How to Think or What to Think? The Culture Wars Come to K-12

by James C. Sherlock

I was challenged after my last posting to give examples of the capture of the most prominent educational schools by critical theory activism.  

Critical theories of education posit that educational systems are either complicit in oppression or that these systems are a powerful mechanism for ensuring that social inequality persists. Under either interpretation, there must be a plan for emancipatory action (what they deem “praxis,” the practical application of a theory) through education.  

I took 61 pages of notes of examples among the “top 15” education schools before I realized that I was working to defend myself against the charge of “accusing” them of something of which it turns out they are profoundly proud.  

It is clear from pressing past the home pages of those schools and drilling down into the course descriptions, the writings of the instructors of those courses and the course reading assigned that many are deeply committed to critical theory.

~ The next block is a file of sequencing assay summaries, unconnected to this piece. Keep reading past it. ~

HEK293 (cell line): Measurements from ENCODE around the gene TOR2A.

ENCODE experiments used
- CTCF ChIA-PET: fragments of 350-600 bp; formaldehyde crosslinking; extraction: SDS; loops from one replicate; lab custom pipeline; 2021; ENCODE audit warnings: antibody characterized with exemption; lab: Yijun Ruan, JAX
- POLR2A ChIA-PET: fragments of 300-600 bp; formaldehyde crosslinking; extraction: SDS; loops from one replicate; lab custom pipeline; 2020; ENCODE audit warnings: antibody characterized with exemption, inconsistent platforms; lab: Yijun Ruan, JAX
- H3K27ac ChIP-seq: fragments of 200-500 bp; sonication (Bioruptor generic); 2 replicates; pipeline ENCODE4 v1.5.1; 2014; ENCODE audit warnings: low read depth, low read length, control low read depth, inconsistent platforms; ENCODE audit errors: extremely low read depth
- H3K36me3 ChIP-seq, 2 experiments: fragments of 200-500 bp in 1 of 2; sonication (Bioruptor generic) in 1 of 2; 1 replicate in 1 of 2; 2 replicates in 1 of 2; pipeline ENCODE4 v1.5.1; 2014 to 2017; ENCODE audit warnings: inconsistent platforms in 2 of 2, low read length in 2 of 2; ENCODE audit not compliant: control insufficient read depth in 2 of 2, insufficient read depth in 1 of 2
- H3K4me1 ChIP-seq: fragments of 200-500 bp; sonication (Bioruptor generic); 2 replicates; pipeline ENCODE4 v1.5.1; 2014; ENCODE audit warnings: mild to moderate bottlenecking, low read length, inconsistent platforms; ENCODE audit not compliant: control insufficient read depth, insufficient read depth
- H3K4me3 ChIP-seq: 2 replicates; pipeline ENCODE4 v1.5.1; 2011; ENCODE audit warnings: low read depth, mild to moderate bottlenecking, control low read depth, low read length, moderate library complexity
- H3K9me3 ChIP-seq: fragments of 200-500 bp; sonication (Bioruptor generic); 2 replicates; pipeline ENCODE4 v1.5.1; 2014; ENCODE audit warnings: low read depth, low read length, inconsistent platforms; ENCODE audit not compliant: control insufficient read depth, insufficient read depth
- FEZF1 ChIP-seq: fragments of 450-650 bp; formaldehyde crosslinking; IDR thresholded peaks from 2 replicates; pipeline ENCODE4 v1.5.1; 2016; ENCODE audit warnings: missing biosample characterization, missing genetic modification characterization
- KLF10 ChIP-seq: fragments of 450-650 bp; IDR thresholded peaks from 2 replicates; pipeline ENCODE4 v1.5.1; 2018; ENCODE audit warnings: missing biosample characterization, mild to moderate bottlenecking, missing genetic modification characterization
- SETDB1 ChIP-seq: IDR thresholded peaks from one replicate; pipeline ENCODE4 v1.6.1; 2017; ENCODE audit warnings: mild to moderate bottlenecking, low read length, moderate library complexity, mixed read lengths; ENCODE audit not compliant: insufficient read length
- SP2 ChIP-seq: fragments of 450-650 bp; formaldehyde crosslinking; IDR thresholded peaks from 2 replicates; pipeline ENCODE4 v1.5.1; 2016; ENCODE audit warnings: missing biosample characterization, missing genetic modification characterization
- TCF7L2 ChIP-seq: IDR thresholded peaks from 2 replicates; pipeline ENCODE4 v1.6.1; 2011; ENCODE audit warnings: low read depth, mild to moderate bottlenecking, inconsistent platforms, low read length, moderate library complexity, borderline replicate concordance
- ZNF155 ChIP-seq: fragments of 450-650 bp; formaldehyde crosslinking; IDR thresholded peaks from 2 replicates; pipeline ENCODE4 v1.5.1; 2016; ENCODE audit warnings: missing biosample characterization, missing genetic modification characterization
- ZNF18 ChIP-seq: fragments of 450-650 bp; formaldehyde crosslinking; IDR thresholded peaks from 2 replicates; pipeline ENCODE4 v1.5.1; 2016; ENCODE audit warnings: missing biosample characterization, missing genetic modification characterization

In this essay, I will demonstrate how critical theory has left the campuses of the education schools and made its way into America’s largest teachers union and many American K-12 classrooms.  

We will start with a first-hand account from a parent in New York City.  Then we will take a brief tour of the National Education Association’s positions that reflect critical theory.   

Finally, we will examine the widespread negative effects of the American “histories” written by Howard Zinn of Boston University.

Reading this, you will appreciate the role of school boards as a breakwater against this threat more than you ever did.  

Critical theory in grade school classrooms

I urge you to read When the Culture War Comes for the Kids by George Packer in the October 2019 issue of The Atlantic.

It is the brilliant and scary recounting by a liberal parent of trying to do right by his children while navigating New York City schools. It is utterly captivating. Some excerpts:

At times the new progressivism, for all its up-to-the-minuteness, carries a whiff of the 17th century, with heresy hunts and denunciations of sin and displays of self-mortification. The atmosphere of mental constriction in progressive milieus, the self-censorship and fear of public shaming, the intolerance of dissent—these are qualities of an illiberal politics.